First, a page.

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China's evolving credit market

One of the BII’s themes for 2021 is about turbocharged transformations in the wake of the pandemic. Among the most dramatic illustrations of that theme is what is happening in the market for Chinese corporate debt, whether onshore or offshore in the Asian U.S. dollar bond market. In both markets, there has been an increase in defaults.1 We see that not as an indication of widespread distress – but to the contrary, an important signal of structural reform.

These defaults show that China is serious about containing financial risks, among them companies, both state-owned and private, that go on borrowing binges and then put the money in unprofitable ventures with little hope of repaying their creditors. China’s efforts to restructure its credit markets should ultimately result in more productive companies and a healthier economy, in our view. These efforts are already attracting strong investor flows into China’s vast debt market.2

While central banks in many developed markets are encouraging companies to take on more debt by keeping rates as close to zero as they can, even as fears about inflation mount, the People’s Bank of China is signaling that it is moving in the opposite direction. Rather than feeding asset prices, it wishes to curb them.

China interbank rates

Chart China interbank rates

Source: BlackRock Investment Institute and People's Bank of China, with data from Refinitiv Datastream, May 2021. Notes : The interbank interest rate shows liquidity conditions and the policy setting of the PBOC.

We expect China to focus on restructuring struggling firms this year precisely because Beijing appears to be confident enough in the strength of the overall economy that it can finally address the problem. We believe that means that policy normalization is alive and well on the mainland – in stark contrast to major economies. See how quickly the PBOC normalized short-term rates and liquidity last year after the initial Covid-19 shock waned and growth roared back in the chart.

By contrast, in April 2020 with the pandemic only just beginning to subside within China, there were few defaults. Beijing then feared that the combination of a series of defaults and bankruptcies at a time when the country had ground to a halt because of Covid-19, could lead to bigger problems in the financial system.

To be sure, there are still many naysayers who have long predicted that China would have a debt crisis similar to those that unfolded across Asia in 1997-98 and in Japan earlier. The People’s Bank of China’s central bank governor Yi Gang has said China's total debt hit about 280% of GDP at the end of 2020.3 Such numbers, along with the steady rise in credit to the private sector – that stood at 224.2% of GDP at the end of the third quarter of 2020, according to the Bureau of International Settlements – underscore the validity of these concerns.4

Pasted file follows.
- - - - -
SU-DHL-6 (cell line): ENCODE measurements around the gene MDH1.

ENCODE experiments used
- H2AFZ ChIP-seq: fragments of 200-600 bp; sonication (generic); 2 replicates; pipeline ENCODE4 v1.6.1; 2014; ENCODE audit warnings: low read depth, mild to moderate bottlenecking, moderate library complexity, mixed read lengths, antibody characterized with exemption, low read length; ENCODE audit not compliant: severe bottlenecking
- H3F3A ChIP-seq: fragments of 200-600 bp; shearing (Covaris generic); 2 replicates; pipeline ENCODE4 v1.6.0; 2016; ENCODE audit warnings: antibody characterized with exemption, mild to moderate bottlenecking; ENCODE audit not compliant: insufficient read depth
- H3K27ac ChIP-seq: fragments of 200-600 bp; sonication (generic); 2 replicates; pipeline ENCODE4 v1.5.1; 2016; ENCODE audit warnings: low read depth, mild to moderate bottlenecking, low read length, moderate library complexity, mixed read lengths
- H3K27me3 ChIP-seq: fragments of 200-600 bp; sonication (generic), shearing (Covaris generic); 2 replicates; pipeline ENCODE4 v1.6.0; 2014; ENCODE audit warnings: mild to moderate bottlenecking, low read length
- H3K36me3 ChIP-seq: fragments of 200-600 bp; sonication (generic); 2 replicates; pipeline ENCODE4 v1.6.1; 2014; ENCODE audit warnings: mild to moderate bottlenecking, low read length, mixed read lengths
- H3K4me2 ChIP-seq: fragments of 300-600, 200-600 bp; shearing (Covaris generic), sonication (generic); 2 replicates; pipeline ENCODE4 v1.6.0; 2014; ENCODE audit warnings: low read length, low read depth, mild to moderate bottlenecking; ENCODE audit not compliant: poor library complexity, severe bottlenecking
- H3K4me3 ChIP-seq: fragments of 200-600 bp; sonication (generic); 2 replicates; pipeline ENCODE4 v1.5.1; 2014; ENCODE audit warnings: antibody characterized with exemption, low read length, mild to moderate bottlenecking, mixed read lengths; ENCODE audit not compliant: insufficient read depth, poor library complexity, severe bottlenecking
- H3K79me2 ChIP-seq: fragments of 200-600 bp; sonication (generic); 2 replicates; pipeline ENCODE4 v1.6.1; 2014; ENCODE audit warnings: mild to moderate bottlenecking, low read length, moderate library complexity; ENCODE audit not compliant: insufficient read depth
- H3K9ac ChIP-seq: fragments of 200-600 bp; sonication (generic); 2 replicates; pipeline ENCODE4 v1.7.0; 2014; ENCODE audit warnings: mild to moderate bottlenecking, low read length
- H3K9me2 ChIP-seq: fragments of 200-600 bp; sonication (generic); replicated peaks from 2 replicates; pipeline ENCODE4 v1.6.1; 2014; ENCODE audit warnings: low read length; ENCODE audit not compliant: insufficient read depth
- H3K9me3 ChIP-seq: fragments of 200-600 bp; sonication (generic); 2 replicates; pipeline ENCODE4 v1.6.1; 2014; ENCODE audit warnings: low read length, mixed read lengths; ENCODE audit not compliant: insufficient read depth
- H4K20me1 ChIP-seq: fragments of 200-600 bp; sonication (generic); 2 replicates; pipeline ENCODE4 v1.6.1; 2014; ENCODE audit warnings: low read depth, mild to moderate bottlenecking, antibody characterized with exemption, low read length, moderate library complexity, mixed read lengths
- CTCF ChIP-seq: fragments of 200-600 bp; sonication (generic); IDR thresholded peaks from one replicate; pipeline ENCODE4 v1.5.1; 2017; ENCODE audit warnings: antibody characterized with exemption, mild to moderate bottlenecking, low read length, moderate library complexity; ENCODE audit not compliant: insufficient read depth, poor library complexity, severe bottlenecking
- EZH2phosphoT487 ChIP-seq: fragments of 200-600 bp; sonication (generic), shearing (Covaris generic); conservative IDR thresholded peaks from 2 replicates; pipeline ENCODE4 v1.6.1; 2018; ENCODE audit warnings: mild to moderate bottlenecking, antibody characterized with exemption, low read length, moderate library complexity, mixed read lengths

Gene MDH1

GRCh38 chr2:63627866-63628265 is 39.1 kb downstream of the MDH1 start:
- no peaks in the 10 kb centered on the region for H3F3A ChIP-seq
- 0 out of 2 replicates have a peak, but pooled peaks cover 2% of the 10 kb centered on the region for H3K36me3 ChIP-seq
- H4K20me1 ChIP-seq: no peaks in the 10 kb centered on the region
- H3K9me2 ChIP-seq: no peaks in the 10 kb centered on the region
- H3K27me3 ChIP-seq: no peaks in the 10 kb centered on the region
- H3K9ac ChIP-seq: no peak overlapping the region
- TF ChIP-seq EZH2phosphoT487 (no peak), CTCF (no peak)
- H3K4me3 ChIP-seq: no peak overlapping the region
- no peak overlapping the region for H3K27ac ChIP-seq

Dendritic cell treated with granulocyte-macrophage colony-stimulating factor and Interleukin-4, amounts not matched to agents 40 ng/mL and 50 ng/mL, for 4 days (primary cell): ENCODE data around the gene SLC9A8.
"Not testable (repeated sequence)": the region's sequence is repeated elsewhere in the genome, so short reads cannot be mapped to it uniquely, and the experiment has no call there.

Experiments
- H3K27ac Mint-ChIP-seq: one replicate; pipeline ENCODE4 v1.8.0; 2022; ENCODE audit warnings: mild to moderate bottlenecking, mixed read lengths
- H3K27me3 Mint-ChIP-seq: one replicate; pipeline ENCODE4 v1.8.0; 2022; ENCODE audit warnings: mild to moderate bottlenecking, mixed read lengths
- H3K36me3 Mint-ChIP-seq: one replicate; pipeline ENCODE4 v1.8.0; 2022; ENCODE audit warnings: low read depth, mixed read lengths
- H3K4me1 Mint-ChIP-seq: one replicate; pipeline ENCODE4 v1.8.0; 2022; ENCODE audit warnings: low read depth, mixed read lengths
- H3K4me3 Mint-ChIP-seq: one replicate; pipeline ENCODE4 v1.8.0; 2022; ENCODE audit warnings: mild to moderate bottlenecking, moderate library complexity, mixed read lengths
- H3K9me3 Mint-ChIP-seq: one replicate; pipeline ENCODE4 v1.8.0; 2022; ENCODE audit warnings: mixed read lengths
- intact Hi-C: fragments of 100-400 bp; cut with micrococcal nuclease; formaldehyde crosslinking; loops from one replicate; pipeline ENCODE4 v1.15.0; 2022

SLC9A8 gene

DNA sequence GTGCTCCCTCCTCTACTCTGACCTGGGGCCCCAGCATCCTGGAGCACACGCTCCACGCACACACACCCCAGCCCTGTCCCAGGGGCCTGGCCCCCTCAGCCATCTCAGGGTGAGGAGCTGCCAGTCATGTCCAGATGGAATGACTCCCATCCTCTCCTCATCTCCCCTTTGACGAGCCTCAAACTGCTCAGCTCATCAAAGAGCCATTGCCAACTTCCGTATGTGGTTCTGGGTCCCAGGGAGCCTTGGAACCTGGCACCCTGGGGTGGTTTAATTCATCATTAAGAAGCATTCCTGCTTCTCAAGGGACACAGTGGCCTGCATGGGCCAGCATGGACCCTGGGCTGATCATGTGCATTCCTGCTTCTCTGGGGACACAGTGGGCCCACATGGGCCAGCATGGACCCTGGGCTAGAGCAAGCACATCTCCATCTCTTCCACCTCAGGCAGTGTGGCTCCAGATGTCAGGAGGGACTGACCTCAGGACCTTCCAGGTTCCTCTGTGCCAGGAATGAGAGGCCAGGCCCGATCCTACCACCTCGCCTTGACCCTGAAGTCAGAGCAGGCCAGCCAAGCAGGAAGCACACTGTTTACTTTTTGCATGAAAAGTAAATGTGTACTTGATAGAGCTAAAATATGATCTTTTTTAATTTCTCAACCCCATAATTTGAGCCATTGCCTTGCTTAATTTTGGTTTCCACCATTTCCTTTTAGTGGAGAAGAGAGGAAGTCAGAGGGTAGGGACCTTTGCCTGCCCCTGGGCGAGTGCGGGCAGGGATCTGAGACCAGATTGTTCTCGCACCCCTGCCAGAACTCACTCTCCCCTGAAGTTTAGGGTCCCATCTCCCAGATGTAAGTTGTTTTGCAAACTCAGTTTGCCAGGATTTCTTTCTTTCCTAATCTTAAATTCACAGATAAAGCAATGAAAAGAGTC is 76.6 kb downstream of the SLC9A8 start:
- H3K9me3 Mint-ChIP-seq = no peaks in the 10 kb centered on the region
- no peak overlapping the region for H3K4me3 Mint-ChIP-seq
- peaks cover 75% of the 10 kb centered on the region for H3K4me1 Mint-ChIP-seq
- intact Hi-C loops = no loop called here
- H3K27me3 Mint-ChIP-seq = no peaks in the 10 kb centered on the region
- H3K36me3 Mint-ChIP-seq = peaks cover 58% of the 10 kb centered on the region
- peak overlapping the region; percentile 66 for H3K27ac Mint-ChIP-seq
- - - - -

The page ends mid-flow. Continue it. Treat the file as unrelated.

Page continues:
Beijing has long been frustrated by the widespread belief that there is government backing for virtually every state-owned or state-linked firm on the mainland. This belief has enabled many local government financing vehicles, even in the poorest provinces, to borrow at home and abroad – even with a lack of valuable assets that could be the basis for recoveries in the event of bankruptcy. The central government has long sought to convey the message that this is not the case.

The effort to remove the perceived guarantee of support for virtually any government-linked firm is an important part of the evolution of Chinese debt capital markets. Increased consumption may mean that China will eventually need to attract capital from abroad. We believe that means improving the functioning of its bond market – and improving the differentiation between the strong and the weak issuers.

The very strength of the macro economy leads to greater micro-economic risk, in our view. We believe the message, then, for investors is that rather than flee the corporate bond market, they should be selective. Instead of relying on the government, we believe they need to rely on fundamentals.

1As of early May 2021, firms had failed to make payments on 99.8 billion yuan ($15.5 billion) of onshore bonds, according to Bloomberg-compiled data.

2Net inflows of funds into China hit $88.5 billion, the highest in seven years during the January-March 2021 quarter, according to a Nikkei analysis of data from China's State Administration of Foreign Exchange.

3Source, Reuters News, January 2021.

4Source, Bank of International Settlements, data as of Q3 2020.

Ben Powell
APAC Chief Investment Strategist
Henny Sender
Senior Advisor
Yu Song
Chief China Economist